Several boxes in the sale did quite well. A William and Mary vine and berry inlaid walnut document box from Chester County, Penn., and dated to circa 1720 more than doubled its expectations to sell to a Midwest private collector for $15,120. Though it had replaced hinges, it related to two examples that had been offered by Sotheby’s New York in January 2022, when it sold the William K. DuPont collection.
A sulphur inlaid and penwork walnut cash box, probably from Lancaster, Penn., that was profusely ornamented with all manner of Scottish Rite Masonic emblems as well as the motto “Faith Hope & Charity” relates to another box, dated 1861 and possibly by the same hand, at the National Heritage Museum (Scottish Rite Masonic Museum and Library) in Lexington, Mass. A private collector prevailed, taking it to $9,450.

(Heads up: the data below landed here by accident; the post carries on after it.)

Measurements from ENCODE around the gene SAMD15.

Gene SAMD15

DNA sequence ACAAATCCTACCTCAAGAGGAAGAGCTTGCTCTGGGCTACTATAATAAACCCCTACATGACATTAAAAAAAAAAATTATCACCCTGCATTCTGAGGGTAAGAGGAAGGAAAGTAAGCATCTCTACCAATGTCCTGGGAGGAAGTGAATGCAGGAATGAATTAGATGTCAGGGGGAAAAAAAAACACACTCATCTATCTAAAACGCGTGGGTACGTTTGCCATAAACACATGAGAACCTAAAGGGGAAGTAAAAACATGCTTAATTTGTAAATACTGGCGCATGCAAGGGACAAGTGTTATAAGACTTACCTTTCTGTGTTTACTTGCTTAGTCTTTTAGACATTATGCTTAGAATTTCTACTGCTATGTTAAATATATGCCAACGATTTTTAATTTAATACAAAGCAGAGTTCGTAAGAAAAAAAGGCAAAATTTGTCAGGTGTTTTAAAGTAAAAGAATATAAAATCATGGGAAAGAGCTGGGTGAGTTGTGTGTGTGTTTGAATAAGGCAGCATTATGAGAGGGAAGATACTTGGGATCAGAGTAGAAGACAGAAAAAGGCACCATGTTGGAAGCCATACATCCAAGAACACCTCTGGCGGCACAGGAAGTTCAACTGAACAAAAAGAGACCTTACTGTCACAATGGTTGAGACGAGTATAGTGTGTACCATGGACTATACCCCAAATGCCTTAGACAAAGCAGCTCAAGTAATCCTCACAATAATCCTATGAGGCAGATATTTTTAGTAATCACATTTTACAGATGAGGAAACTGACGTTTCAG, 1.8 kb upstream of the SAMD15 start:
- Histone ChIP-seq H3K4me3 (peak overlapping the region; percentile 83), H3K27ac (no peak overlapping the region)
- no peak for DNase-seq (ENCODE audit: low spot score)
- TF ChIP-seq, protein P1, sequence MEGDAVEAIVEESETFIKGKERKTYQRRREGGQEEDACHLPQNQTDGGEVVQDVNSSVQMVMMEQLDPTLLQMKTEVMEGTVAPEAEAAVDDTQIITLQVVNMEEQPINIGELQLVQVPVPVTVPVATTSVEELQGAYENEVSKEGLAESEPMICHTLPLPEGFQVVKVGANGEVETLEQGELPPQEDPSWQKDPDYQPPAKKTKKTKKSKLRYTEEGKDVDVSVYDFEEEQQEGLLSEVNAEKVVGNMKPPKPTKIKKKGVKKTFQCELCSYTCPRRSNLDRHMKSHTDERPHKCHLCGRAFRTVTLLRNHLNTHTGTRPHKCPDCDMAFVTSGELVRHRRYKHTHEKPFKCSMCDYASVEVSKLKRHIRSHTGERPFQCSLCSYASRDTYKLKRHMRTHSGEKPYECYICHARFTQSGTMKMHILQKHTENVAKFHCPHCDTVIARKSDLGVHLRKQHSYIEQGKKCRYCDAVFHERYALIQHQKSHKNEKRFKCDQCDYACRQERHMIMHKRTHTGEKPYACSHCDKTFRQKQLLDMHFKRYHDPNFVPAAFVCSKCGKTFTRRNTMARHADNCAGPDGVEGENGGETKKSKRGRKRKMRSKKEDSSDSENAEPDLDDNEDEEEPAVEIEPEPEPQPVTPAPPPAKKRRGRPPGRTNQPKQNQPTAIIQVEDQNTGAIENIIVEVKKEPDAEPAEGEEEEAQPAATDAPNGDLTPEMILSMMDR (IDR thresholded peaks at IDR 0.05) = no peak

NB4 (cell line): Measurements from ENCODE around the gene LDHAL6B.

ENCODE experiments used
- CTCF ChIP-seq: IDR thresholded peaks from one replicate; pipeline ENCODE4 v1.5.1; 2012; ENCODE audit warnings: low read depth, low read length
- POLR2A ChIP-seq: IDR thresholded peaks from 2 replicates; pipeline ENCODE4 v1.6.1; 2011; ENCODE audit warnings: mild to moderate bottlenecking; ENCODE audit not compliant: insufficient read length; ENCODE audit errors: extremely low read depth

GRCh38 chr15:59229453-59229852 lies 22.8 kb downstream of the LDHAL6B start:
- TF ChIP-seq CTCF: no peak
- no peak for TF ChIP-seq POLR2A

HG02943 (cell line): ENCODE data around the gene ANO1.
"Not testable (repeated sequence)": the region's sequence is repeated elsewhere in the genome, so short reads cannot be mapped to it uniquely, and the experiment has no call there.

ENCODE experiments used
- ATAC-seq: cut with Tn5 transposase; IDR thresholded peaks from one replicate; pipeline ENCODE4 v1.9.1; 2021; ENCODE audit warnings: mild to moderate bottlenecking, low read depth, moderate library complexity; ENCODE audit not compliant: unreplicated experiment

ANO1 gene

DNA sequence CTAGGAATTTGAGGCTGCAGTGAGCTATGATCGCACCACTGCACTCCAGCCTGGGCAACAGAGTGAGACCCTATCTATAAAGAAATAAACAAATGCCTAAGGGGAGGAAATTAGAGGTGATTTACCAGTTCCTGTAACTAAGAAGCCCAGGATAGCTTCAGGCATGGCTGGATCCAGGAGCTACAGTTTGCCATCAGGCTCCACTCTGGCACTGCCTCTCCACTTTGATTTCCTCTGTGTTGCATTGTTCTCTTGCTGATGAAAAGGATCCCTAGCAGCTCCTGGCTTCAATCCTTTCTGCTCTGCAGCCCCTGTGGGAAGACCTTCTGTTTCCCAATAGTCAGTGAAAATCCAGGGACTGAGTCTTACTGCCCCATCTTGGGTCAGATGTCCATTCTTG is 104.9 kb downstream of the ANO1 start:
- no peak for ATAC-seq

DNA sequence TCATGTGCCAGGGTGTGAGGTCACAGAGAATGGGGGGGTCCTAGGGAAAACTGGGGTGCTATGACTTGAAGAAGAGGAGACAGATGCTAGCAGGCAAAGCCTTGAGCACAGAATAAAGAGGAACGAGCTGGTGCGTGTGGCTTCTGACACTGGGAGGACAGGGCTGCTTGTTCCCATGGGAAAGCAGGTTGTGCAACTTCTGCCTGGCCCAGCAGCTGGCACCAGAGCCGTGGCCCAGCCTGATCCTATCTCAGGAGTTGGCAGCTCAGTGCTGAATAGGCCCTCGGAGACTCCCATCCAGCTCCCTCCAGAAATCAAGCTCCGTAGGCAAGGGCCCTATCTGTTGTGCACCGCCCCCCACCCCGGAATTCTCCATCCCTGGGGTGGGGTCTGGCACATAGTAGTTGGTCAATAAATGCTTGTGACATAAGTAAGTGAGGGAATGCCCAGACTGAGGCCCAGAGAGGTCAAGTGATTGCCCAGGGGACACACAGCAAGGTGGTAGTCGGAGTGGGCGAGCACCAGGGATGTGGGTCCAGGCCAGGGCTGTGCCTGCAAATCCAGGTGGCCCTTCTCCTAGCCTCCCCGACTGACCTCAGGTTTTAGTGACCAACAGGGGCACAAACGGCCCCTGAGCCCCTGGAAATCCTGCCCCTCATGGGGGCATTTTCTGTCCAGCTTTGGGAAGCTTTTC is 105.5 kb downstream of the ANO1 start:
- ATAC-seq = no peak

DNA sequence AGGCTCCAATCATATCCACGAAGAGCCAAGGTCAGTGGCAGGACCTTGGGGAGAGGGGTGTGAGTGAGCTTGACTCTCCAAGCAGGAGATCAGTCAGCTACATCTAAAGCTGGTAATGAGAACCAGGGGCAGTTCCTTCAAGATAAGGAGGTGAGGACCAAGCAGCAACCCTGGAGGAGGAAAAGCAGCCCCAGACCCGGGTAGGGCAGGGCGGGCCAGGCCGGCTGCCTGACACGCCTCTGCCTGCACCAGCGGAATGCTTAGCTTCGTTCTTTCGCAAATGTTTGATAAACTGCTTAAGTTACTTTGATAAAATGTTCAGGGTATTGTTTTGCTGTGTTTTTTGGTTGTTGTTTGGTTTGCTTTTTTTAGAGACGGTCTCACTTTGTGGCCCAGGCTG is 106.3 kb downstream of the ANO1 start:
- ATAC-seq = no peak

A box that met Fisher’s criteria of “find me another” was a carved and painted valuables example with Masonic interest that just surpassed its high estimate with a $10,080 bid. Made circa 1909 by Arthur Joseph Pennock (Canadian, 1862-after 1948) in Jamestown, N.Y., the lid was whimsically carved with a turtle, it had frog handles on its base and also featured an owl, centipedes, birds of paradise, a monkey and a parrot. Its interior trinket box was incised not only by the maker but also with the all-seeing eye, the flaming urn and a Masonic cipher reading, “Thou Shalt Not Steal” to the hinged lid.
The quality of the detail carving and condition of this painted wood marching band cymbal player whirligig also qualified it for Fisher’s “fine me another” category. Cataloged as in the manner of Rocco Pavese (Italian/American, 1852-1950) from western Michigan, Nineteenth Century, the figure had an overall height of 33½ inches and sold to a trade buyer for $12,600, more than 10 times its high estimate.
Fisher said Part 2 of the Moylan Collection would take place in March, date to be announced.
Prices quoted include the buyer’s premium as reported by the auction house. For more information, 312-280-1212 or www.hindmanauctions.com.